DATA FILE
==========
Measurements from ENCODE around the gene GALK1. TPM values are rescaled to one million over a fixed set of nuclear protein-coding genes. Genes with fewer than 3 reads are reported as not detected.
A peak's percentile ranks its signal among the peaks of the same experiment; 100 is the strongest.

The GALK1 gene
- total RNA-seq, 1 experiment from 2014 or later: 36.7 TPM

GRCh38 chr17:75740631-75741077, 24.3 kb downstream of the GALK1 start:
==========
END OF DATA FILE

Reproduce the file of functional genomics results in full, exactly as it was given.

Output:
Measurements from ENCODE around the gene GALK1. TPM values are rescaled to one million over a fixed set of nuclear protein-coding genes. Genes with fewer than 3 reads are reported as not detected.
A peak's percentile ranks its signal among the peaks of the same experiment; 100 is the strongest.

The GALK1 gene
- total RNA-seq, 1 experiment from 2014 or later: 36.7 TPM

GRCh38 chr17:75740631-75741077, 24.3 kb downstream of the GALK1 start: